Sometimes, the best way to change a situation or solve a problem is to stand on your head and look at the world from a new perspective. At times, literally. Perhaps metaphorically.
Seeing the familiar, the things about which we’ve said, “Yada, yada, yada—I know all that,” differently can change everything.
I had the privilege of attending the Blue Ridge Mountains Christian Writers Conference last month—which was fabulous, by the way. Great classes and keynotes, wonderful connections old and new, incredible conversations, gorgeous setting.
But the thing that turned my thinking upside down was a three-day continuing class with bestselling author Steven James. Just the title made me nervous: Six Secrets to Novel Writing No One Ever Told You.
Here’s the thing: I’ve had 2 novels published and have written half a dozen more, but there’s a nagging feeling I’ve missed something important. Somewhere along the way, I lost the joy of the process.
There is great debate among novelists about whether it’s better to be a “plotter” or a “panster” (write by the seat of your pants). I don’t comfortably fit in either category. If I try to write panster-style, it feels like leaving for vacation without a destination. Which way should I go?
But plotting is fraught with issues, too. If I plan too much, I’ve already told the story and get bored before I start. (Yes, I have the attention span of a gnat.) Worse, plotting the whole story means I’ve already finished the fun, creative part of writing in one big gulp. Writing the book then means cranking out pages and meeting words counts minus the joy of the process.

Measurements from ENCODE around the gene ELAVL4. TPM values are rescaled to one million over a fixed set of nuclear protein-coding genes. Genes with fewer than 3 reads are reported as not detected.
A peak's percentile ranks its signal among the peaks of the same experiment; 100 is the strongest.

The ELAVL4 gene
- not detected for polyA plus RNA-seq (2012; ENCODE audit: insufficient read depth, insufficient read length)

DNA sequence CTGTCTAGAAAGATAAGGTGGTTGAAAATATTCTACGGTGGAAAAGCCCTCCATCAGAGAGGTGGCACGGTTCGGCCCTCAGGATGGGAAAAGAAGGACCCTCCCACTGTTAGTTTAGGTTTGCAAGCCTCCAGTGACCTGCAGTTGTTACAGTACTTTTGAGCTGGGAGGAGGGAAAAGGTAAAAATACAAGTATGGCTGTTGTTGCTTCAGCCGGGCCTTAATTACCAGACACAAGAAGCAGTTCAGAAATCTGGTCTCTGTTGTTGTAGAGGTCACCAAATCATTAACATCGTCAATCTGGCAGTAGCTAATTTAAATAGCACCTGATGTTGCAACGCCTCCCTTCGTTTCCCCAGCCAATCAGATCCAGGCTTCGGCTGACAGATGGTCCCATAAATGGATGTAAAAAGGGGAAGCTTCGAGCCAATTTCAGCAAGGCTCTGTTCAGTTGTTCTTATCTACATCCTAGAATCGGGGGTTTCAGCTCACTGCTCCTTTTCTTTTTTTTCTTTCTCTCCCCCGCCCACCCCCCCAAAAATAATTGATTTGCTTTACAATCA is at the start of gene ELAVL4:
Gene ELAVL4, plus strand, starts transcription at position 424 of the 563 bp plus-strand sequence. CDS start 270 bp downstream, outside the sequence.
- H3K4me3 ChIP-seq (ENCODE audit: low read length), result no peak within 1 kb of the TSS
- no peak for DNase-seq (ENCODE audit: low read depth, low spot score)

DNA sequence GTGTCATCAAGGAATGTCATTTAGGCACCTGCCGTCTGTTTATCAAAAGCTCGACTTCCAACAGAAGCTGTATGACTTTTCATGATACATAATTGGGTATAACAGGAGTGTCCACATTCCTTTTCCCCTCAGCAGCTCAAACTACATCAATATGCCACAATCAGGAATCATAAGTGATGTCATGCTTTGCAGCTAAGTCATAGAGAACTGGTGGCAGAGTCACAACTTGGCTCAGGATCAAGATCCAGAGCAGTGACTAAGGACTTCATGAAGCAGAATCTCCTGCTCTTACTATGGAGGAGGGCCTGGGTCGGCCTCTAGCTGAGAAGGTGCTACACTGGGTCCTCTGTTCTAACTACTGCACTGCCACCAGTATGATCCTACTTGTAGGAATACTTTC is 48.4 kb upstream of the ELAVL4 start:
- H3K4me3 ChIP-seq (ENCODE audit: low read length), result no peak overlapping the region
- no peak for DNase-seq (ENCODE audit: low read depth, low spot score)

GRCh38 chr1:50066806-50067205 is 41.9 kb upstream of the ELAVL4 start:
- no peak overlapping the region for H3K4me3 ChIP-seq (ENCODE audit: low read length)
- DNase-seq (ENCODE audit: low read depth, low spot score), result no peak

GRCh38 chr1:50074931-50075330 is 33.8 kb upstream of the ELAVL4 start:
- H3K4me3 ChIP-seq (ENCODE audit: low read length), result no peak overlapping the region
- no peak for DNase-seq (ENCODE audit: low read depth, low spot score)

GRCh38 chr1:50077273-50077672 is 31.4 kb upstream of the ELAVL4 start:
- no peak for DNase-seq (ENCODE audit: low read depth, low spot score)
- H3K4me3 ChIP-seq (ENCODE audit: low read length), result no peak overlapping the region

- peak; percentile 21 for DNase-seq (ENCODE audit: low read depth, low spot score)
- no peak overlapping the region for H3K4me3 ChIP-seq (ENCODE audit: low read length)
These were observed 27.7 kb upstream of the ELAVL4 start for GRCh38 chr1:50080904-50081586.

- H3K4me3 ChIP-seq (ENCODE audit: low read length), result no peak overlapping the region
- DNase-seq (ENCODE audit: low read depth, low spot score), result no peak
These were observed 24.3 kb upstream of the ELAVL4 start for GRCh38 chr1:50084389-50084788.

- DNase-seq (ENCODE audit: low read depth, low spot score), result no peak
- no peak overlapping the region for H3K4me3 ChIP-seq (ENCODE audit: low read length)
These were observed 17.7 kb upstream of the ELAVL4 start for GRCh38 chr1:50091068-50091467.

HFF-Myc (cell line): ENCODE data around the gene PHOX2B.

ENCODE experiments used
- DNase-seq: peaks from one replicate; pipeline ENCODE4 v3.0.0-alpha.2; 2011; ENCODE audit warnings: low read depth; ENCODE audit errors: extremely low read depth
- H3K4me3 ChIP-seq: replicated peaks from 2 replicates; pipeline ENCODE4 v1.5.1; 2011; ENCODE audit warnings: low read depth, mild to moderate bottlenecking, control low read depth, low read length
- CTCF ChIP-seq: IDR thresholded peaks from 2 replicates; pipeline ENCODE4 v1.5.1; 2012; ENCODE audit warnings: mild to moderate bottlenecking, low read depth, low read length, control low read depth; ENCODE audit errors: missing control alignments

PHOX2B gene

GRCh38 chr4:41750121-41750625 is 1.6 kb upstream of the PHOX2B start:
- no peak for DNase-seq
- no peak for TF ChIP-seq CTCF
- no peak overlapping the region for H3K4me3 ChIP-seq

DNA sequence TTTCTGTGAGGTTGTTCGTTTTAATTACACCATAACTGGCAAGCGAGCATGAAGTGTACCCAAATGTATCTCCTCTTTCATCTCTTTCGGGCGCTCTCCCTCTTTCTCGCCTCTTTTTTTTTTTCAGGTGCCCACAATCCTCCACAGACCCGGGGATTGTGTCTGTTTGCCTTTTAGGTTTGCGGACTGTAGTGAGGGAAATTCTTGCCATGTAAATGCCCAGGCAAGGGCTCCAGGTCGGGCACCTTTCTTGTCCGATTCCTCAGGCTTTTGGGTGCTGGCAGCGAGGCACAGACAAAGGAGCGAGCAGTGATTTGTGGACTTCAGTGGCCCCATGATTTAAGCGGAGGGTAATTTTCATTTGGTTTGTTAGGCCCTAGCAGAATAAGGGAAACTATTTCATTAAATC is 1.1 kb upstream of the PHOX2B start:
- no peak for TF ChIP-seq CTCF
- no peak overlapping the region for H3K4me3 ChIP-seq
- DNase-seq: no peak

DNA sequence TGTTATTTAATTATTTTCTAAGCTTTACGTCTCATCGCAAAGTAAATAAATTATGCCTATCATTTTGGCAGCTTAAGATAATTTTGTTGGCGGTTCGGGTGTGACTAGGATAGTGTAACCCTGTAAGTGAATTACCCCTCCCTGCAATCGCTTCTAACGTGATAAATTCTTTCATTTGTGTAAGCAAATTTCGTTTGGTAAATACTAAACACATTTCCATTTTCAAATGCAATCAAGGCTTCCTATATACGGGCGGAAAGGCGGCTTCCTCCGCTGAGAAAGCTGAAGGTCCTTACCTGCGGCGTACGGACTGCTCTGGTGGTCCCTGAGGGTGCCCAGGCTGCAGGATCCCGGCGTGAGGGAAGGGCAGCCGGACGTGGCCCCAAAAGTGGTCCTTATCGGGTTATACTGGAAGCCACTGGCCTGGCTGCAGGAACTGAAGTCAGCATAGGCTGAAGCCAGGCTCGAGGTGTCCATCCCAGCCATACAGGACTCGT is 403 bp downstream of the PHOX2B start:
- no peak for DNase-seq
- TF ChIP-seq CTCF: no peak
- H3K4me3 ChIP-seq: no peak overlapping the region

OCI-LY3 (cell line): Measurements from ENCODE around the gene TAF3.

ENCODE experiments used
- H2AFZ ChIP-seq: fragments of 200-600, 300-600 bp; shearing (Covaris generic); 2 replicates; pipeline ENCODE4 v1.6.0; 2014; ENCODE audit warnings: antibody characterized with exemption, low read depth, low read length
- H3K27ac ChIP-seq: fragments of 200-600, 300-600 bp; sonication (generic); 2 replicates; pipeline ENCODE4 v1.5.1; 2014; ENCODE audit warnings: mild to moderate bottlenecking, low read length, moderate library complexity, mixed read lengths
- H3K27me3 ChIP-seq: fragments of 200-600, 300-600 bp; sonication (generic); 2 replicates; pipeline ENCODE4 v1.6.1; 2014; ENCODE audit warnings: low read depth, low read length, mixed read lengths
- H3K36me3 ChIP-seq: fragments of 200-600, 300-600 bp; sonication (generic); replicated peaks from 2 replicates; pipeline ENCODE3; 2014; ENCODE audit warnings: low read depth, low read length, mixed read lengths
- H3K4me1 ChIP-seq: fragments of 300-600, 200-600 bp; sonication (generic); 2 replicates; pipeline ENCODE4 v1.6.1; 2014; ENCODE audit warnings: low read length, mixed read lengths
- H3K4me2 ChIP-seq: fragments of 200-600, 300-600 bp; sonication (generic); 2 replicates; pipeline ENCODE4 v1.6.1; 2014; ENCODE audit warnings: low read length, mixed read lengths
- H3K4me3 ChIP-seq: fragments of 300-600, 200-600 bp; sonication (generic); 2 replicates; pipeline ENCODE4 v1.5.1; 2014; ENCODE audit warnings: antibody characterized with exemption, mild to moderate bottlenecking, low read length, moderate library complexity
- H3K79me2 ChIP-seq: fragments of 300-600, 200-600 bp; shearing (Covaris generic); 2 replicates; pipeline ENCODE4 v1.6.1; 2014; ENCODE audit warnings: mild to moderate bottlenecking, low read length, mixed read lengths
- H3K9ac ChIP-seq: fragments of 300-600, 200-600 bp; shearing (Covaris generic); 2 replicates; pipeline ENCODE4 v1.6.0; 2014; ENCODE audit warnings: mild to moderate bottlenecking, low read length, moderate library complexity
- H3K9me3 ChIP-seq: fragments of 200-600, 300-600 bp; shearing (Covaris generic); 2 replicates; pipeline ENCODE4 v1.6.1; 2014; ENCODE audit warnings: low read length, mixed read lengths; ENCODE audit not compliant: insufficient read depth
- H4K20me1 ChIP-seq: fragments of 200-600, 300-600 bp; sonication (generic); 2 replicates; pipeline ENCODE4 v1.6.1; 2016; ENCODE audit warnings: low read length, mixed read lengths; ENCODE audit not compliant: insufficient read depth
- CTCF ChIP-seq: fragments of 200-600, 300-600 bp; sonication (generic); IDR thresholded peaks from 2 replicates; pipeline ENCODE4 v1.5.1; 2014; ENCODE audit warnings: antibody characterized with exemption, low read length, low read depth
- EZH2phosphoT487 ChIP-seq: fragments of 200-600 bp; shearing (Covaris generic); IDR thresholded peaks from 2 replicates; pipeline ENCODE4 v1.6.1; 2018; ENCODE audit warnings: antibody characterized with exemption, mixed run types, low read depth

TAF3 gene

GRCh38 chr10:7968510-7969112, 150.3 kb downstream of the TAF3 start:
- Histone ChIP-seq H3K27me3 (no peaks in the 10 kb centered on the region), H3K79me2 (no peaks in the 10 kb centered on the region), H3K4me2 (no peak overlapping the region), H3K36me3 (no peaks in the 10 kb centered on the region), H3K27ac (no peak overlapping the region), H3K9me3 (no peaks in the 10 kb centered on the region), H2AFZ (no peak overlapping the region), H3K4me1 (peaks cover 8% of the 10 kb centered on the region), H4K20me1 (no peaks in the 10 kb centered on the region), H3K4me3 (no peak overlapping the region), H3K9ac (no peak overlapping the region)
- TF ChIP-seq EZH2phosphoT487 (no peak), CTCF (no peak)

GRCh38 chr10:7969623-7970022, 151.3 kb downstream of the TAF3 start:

I’ve quoted Dorothy Parker, “I hate writing, I love having written,” but that doesn’t ring true anymore, either. I want to like writing. If I’m going to spend months doing something, I want to enjoy the process, as I did when I first started. Is there a way to recapture that joy? That excitement? That anticipation of the creative journey?
Steven James, in his new book, Story Trumps Structure, is showing me how to do just that. I’ve been reading it in pieces—there is too much to swallow in one big bite. But on almost every page, I’m highlighting and grinning and shouting, “Yes! That’s it exactly!”
This summer, as I dive into a new story (with a boat captain heroine, in fact) I am, with much fear and trembling, accepting James’ challenge, “…if you are courageous enough to ditch the formulas and templates and instead dive into the heart of narrative, you can become a better storyteller.”
I invite you to grab a copy of Story Trumps Structure and see if it doesn’t give you a new perspective, too. Let me know what you think of it. And feel free to ask me how my project is going. Nothing is quite as motivating as accountability.